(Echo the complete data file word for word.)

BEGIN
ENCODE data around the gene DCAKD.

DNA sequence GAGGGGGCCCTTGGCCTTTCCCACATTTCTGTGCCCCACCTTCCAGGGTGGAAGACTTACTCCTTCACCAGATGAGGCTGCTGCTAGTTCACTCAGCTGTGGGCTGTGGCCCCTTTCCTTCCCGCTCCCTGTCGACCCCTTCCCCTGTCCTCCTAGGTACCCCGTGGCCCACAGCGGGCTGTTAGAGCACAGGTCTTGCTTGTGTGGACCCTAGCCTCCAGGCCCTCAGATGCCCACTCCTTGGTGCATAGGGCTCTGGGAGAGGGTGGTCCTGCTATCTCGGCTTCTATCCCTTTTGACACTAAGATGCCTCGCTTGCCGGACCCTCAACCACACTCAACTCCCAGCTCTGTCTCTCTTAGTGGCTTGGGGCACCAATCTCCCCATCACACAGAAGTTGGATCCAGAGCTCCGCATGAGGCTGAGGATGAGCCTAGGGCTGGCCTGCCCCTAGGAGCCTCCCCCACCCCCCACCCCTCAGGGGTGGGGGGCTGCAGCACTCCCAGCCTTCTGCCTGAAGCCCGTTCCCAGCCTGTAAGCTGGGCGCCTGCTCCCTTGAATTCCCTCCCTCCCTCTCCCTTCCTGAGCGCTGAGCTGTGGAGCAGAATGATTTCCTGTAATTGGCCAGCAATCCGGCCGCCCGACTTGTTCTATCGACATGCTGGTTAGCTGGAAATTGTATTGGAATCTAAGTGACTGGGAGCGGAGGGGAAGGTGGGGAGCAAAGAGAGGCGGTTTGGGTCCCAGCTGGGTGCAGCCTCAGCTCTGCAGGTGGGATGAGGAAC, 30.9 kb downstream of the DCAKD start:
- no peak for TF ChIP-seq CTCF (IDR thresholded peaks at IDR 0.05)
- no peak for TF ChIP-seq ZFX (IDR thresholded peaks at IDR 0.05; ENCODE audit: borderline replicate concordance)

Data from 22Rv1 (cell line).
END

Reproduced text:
ENCODE data around the gene DCAKD.

DNA sequence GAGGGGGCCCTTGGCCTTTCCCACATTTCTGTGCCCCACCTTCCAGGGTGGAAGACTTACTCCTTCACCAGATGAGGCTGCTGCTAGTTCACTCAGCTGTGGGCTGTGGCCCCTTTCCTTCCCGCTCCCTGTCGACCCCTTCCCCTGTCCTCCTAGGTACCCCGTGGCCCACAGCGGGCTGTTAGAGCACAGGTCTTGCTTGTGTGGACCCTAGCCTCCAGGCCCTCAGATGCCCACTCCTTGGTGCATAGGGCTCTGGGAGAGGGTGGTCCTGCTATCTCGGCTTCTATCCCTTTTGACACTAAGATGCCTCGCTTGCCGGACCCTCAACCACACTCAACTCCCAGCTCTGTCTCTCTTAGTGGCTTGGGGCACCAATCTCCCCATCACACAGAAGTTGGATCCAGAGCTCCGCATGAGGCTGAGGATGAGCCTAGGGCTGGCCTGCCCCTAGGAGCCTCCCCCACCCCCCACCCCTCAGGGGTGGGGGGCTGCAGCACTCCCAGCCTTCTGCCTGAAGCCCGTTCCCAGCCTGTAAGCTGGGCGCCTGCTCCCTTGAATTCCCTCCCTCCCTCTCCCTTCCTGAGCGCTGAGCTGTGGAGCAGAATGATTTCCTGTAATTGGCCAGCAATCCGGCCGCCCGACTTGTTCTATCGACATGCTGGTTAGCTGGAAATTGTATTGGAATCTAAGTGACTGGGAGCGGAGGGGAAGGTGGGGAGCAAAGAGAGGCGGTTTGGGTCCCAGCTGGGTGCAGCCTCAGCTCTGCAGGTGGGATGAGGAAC, 30.9 kb downstream of the DCAKD start:
- no peak for TF ChIP-seq CTCF (IDR thresholded peaks at IDR 0.05)
- no peak for TF ChIP-seq ZFX (IDR thresholded peaks at IDR 0.05; ENCODE audit: borderline replicate concordance)

Data from 22Rv1 (cell line).